I have a picture of my son at six months, sitting in a bath in the kitchen sink, looking with astonishment at a bar of soap in his hand. What was he thinking? I’m making a guess, but I don’t think that he was amazed at the bar of soap. I think he had just learned that his hand could pick it up and, although he was pre-verbal, he was probably thinking, “Oh! So that’s what my hand can do! Next!”
There is a new documentary film on the horizon called “Re: Thinking: Inspiring change in American Education.” It begins with many action shots of babies doing what babies do on their own, without anyone teaching them how. Human beings are born to learn. A baby watches the world with intelligence behind those bright eyes. He or she is trying to make sense, determine meaning and order from their observations and interaction with their environment and the people around them. In this hour-long documentary by filmmakers Deborah C. Hoard and Rachel Ferro, the questions are posed: What happens to learning when a school focuses on how we think and sharing what we think? How effective is this in changing the culture of a school? How does this new culture affect the development of individual students and teachers? This is a paradigm shift from the current emphasis on providing correct answers on tests and instilling a reluctance to express oneself for fear of being “wrong.”
The exemplars are three public schools with different challenges.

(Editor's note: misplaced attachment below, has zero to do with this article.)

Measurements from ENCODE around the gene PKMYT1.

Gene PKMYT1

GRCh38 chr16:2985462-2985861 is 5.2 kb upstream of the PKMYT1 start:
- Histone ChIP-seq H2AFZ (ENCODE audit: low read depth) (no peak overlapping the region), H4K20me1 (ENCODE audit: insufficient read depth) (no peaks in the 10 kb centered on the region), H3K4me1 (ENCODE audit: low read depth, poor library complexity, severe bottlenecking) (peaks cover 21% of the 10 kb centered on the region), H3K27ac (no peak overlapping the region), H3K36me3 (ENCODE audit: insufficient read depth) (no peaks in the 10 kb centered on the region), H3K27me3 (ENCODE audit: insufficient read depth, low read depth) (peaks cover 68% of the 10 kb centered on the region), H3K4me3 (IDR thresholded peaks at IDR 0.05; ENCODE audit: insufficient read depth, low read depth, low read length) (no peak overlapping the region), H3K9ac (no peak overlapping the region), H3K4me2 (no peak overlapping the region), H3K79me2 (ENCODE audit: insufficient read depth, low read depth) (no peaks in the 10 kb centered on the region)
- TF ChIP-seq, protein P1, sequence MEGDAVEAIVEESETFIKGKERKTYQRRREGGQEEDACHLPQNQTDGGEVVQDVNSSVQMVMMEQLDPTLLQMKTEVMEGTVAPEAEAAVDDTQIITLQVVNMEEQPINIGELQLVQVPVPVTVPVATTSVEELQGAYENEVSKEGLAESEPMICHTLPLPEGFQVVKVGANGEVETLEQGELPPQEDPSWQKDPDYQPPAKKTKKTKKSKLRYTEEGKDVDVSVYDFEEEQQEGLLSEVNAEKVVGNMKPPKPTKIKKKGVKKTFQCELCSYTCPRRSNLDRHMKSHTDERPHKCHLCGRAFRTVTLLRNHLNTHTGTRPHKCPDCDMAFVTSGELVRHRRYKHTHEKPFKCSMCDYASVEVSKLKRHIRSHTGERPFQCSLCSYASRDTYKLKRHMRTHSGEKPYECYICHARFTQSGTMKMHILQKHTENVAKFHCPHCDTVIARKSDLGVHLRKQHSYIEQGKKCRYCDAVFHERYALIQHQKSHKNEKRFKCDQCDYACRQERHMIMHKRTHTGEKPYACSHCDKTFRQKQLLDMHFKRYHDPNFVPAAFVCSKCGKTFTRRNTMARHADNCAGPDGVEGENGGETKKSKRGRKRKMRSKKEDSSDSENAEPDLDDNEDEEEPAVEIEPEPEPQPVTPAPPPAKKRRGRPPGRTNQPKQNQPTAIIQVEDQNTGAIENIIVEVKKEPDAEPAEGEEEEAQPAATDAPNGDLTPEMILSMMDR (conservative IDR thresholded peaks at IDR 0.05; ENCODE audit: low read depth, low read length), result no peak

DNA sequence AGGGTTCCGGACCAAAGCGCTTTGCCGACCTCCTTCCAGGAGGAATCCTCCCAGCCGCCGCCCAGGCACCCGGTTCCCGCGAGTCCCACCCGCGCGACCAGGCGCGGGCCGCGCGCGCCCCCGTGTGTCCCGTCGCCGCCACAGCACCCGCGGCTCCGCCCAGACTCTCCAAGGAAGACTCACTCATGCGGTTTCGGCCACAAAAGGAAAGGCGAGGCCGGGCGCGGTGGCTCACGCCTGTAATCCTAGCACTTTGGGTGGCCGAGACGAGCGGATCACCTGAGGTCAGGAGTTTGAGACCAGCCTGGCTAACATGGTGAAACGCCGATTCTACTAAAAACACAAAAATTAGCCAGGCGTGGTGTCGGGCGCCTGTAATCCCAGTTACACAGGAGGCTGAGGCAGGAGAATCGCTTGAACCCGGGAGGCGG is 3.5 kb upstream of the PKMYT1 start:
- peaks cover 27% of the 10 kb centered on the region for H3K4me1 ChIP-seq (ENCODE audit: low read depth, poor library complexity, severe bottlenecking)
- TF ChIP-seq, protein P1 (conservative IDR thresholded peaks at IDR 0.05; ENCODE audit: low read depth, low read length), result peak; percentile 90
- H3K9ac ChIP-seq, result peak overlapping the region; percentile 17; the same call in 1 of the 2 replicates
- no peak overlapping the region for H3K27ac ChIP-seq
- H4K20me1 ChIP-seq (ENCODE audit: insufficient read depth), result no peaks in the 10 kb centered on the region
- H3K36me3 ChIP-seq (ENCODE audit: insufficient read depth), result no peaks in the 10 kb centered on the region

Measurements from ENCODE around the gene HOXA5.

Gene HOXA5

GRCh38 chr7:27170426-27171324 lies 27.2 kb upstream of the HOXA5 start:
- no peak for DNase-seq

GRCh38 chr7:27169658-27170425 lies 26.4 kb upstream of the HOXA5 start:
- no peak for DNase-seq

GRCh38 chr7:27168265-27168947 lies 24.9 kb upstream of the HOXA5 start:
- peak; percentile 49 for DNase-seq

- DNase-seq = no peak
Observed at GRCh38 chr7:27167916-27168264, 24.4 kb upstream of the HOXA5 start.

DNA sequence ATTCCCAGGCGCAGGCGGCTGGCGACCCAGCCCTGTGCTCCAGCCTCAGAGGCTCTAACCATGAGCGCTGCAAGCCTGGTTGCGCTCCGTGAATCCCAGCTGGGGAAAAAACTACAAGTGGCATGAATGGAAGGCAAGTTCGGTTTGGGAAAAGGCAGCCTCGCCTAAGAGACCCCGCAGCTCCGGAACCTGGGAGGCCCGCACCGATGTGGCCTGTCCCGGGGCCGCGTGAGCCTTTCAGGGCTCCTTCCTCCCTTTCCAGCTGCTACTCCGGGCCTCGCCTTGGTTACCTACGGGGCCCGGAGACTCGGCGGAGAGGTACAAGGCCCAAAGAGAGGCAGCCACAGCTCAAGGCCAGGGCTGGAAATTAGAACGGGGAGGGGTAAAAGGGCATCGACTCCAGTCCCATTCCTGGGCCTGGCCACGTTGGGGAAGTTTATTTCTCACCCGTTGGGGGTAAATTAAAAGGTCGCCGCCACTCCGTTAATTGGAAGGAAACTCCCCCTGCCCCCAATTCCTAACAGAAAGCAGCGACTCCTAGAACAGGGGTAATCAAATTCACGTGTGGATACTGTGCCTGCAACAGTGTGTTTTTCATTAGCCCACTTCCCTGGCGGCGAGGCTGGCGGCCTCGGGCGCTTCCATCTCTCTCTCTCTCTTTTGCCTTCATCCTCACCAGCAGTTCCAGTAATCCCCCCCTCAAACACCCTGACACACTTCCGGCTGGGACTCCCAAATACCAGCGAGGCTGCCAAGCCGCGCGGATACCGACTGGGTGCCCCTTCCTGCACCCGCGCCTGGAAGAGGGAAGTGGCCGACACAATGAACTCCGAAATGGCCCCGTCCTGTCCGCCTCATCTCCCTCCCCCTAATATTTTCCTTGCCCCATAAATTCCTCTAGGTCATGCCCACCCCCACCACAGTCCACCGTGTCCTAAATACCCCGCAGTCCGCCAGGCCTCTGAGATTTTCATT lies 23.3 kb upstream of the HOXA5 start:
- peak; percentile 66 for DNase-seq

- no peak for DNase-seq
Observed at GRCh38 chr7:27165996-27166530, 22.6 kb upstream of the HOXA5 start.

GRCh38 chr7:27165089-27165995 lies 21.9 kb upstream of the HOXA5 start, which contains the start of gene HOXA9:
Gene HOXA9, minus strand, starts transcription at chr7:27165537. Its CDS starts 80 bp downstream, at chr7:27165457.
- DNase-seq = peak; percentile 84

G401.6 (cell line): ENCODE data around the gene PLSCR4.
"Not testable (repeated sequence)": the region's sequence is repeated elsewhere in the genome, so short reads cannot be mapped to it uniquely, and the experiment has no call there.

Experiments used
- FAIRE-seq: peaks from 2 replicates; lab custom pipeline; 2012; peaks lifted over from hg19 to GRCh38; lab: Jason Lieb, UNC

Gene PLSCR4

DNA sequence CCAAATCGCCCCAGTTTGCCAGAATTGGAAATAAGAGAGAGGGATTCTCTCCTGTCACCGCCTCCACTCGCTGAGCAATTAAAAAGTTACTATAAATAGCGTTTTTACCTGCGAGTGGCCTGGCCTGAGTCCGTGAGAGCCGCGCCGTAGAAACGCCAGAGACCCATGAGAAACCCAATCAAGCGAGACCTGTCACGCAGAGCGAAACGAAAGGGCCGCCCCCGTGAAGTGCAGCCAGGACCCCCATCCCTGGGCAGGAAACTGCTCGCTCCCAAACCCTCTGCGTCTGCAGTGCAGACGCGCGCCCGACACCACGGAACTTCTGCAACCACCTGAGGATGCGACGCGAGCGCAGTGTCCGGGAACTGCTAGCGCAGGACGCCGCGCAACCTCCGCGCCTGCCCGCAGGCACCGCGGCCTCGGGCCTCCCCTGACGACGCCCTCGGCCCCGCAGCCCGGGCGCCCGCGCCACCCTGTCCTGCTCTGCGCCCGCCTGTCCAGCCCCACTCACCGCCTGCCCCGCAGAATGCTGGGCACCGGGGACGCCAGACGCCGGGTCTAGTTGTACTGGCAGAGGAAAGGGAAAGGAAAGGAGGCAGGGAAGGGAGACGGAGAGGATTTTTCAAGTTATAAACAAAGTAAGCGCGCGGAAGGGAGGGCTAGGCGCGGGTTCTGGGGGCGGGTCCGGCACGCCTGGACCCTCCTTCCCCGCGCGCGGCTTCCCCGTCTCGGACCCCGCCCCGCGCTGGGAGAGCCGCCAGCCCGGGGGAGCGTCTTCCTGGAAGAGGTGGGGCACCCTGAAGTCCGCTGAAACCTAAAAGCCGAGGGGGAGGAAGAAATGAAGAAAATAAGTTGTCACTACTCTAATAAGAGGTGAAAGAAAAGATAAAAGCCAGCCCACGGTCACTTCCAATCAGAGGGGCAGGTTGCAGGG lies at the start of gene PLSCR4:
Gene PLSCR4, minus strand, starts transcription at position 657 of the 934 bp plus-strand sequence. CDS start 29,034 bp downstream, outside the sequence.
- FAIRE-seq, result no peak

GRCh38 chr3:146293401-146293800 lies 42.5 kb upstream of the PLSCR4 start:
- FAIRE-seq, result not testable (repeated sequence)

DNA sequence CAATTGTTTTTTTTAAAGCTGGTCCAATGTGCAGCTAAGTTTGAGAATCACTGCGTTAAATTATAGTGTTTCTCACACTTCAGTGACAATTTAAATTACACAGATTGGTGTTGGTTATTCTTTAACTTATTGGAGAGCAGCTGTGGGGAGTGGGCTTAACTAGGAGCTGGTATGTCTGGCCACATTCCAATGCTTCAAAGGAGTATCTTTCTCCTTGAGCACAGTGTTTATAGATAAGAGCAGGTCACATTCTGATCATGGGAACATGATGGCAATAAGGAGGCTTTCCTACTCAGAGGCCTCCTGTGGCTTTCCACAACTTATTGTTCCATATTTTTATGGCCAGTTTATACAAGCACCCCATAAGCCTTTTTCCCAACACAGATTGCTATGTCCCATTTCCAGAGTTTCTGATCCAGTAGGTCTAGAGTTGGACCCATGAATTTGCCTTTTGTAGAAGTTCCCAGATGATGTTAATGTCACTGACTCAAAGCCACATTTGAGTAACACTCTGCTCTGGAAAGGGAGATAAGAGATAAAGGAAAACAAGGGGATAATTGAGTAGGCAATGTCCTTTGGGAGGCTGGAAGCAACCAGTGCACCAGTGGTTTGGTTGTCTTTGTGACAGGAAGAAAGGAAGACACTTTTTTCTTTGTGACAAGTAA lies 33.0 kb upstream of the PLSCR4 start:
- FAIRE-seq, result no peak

· The Lehman Alternative Community School in Ithaca, NY is a middle school/high school of about 300 students that does not use report cards or letter grades to evaluate students. Instead they have a “Graduation by Exhibition,” which demonstrates student achievement with a “variety of essentials.” It also reveals the uniqueness of each young person. Self-discovery is embedded in their process
· Bard High School Early College, Queens, NY fosters a school culture of intellectual vibrancy. Students are engaged in process, celebrating their diversity, and a call to rigor in their work. They each learn how they learn—a skill that is essential to the unknowns of a rapidly changing world.
· Green Hills School, Greendell, NJ teaches children meta-cognition—an awareness of their own thinking and how the language of thinking helps them build knowledge.
The film also looks at BLaST- a regional educational service agency created by the Pennsylvania General Assembly in 1971 to serve the needs of 250,000 students in two counties. It sees itself as the cornerstone of creative ideas, problems solving, scientific discovery, business success, interpersonal communication, social change and democracy. They are trying to produce a society of thinkers—an ambitious vision, indeed.
One outcome, very visible in the film, is intense student engagement. There are no rigid rows of students facing a teacher at a chalk board. There are conversations, diagramming of ideas, listening to each other in small groups, and reading and sharing great books. Thinking is evident through student articulation and writing, and yes, struggling to understand. Instead of producing conformity and standardization, this approach strengthens diversity, confidence, self-expression and communication. It is also a lot messier than strict accountability systems. Hard to put these individuals in a box.
The schools look ordinary. There is some technology around. But the profound difference shows up as the light in eyes of students and teachers. Learning is such a socially human endeavor!
Full disclosure: I am a product of progressive education from a school (LREI) that is now more than 100 years old and, although I’m not as old as the school, I’m still thinking and learning.
“Re: Thinking” is making its debut on October 18 in Washington, DC. Details are on its website.